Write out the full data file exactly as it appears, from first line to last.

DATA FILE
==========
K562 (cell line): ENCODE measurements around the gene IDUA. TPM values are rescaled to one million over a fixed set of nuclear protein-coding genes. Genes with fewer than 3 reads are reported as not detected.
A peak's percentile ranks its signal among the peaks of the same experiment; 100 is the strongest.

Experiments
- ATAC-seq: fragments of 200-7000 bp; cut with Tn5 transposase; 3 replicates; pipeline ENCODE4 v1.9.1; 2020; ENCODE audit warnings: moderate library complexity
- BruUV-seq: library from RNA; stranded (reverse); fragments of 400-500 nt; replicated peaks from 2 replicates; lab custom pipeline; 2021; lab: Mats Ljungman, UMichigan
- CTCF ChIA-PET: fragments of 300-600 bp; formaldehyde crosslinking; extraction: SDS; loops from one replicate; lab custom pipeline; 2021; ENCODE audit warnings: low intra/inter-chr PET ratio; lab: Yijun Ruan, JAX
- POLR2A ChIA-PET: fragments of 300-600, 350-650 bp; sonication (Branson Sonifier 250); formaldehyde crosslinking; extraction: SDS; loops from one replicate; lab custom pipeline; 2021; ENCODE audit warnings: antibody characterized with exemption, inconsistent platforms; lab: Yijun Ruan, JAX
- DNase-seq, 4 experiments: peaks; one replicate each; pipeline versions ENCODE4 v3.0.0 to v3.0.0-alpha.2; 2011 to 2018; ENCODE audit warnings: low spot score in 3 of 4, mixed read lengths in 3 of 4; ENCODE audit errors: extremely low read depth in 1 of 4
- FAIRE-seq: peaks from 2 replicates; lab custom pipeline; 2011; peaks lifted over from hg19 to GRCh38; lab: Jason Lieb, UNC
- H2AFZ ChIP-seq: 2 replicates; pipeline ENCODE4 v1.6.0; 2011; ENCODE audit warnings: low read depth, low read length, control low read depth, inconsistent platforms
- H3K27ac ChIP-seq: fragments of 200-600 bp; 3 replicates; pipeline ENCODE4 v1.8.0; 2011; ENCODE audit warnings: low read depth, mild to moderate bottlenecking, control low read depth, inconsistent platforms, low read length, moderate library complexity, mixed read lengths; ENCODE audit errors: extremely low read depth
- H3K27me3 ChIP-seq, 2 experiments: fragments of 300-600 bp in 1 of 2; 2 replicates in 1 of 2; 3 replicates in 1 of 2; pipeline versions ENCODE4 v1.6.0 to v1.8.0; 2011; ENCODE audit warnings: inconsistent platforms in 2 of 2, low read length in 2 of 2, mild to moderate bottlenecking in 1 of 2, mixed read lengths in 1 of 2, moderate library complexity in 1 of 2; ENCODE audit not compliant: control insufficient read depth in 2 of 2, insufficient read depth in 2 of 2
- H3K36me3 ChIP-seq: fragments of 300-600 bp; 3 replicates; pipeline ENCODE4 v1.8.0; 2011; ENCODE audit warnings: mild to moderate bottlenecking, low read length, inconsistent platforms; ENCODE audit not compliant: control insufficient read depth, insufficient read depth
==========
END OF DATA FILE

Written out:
K562 (cell line): ENCODE measurements around the gene IDUA. TPM values are rescaled to one million over a fixed set of nuclear protein-coding genes. Genes with fewer than 3 reads are reported as not detected.
A peak's percentile ranks its signal among the peaks of the same experiment; 100 is the strongest.

Experiments
- ATAC-seq: fragments of 200-7000 bp; cut with Tn5 transposase; 3 replicates; pipeline ENCODE4 v1.9.1; 2020; ENCODE audit warnings: moderate library complexity
- BruUV-seq: library from RNA; stranded (reverse); fragments of 400-500 nt; replicated peaks from 2 replicates; lab custom pipeline; 2021; lab: Mats Ljungman, UMichigan
- CTCF ChIA-PET: fragments of 300-600 bp; formaldehyde crosslinking; extraction: SDS; loops from one replicate; lab custom pipeline; 2021; ENCODE audit warnings: low intra/inter-chr PET ratio; lab: Yijun Ruan, JAX
- POLR2A ChIA-PET: fragments of 300-600, 350-650 bp; sonication (Branson Sonifier 250); formaldehyde crosslinking; extraction: SDS; loops from one replicate; lab custom pipeline; 2021; ENCODE audit warnings: antibody characterized with exemption, inconsistent platforms; lab: Yijun Ruan, JAX
- DNase-seq, 4 experiments: peaks; one replicate each; pipeline versions ENCODE4 v3.0.0 to v3.0.0-alpha.2; 2011 to 2018; ENCODE audit warnings: low spot score in 3 of 4, mixed read lengths in 3 of 4; ENCODE audit errors: extremely low read depth in 1 of 4
- FAIRE-seq: peaks from 2 replicates; lab custom pipeline; 2011; peaks lifted over from hg19 to GRCh38; lab: Jason Lieb, UNC
- H2AFZ ChIP-seq: 2 replicates; pipeline ENCODE4 v1.6.0; 2011; ENCODE audit warnings: low read depth, low read length, control low read depth, inconsistent platforms
- H3K27ac ChIP-seq: fragments of 200-600 bp; 3 replicates; pipeline ENCODE4 v1.8.0; 2011; ENCODE audit warnings: low read depth, mild to moderate bottlenecking, control low read depth, inconsistent platforms, low read length, moderate library complexity, mixed read lengths; ENCODE audit errors: extremely low read depth
- H3K27me3 ChIP-seq, 2 experiments: fragments of 300-600 bp in 1 of 2; 2 replicates in 1 of 2; 3 replicates in 1 of 2; pipeline versions ENCODE4 v1.6.0 to v1.8.0; 2011; ENCODE audit warnings: inconsistent platforms in 2 of 2, low read length in 2 of 2, mild to moderate bottlenecking in 1 of 2, mixed read lengths in 1 of 2, moderate library complexity in 1 of 2; ENCODE audit not compliant: control insufficient read depth in 2 of 2, insufficient read depth in 2 of 2
- H3K36me3 ChIP-seq: fragments of 300-600 bp; 3 replicates; pipeline ENCODE4 v1.8.0; 2011; ENCODE audit warnings: mild to moderate bottlenecking, low read length, inconsistent platforms; ENCODE audit not compliant: control insufficient read depth, insufficient read depth